‘Hush! signora, for heaven’s sake hush!–if we are overheard I shall never be forgiven. My father and mother and Bertrand are all gone to bed,’ continued Maddelina, as she gently shut the door, and crept forward, ‘and I have brought you some supper, for you had none, you know, Signora, below stairs. Here are some grapes and figs and half a cup of wine.’ Emily thanked her, but expressed apprehension lest this kindness should draw upon her the resentment of Dorina, when she perceived the fruit was gone. ‘Take it back, therefore, Maddelina,’ added Emily, ‘I shall suffer much less from the want of it, than I should do, if this act of good-nature was to subject you to your mother’s displeasure.’

‘O Signora! there is no danger of that,’ replied Maddelina, ‘my mother cannot miss the fruit, for I saved it from my own supper. You will make me very unhappy, if you refuse to take it, Signora.’ Emily was so much affected by this instance of the good girl’s generosity, that she remained for some time unable to reply, and Maddelina watched her in silence, till, mistaking the cause of her emotion, she said, ‘Do not weep so, Signora! My mother, to be sure, is a little cross, sometimes, but then it is soon over,–so don’t take it so much to heart. She often scolds me, too, but then I have learned to bear it, and, when she has done, if I can but steal out into the woods, and play upon my sticcado, I forget it all directly.’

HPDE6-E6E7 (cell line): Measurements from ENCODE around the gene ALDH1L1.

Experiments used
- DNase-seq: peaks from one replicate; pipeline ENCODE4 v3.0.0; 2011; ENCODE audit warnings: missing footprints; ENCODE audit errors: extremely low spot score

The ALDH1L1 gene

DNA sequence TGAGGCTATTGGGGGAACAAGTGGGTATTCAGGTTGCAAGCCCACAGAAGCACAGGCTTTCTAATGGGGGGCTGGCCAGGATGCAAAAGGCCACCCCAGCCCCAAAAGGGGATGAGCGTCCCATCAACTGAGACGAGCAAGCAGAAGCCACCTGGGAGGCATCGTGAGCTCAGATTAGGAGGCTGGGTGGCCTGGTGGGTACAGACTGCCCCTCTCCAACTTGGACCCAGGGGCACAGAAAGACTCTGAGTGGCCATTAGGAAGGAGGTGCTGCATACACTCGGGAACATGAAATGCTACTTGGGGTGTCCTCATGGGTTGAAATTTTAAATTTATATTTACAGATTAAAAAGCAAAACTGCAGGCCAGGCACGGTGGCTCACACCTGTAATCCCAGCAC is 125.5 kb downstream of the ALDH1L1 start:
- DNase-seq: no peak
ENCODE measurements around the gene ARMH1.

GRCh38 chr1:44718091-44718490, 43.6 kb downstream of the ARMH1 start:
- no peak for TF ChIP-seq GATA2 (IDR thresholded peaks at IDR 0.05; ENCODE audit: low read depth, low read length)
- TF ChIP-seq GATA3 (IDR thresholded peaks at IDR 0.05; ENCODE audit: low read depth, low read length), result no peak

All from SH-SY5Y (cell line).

Emily, smiling through her tears, told Maddelina, that she was a good girl, and then accepted her offering. She wished anxiously to know, whether Bertrand and Dorina had spoken of Montoni, or of his designs, concerning herself, in the presence of Maddelina, but disdained to tempt the innocent girl to a conduct so mean, as that of betraying the private conversations of her parents. When she was departing, Emily requested, that she would come to her room as often as she dared, without offending her mother, and Maddelina, after promising that she would do so, stole softly back again to her own chamber.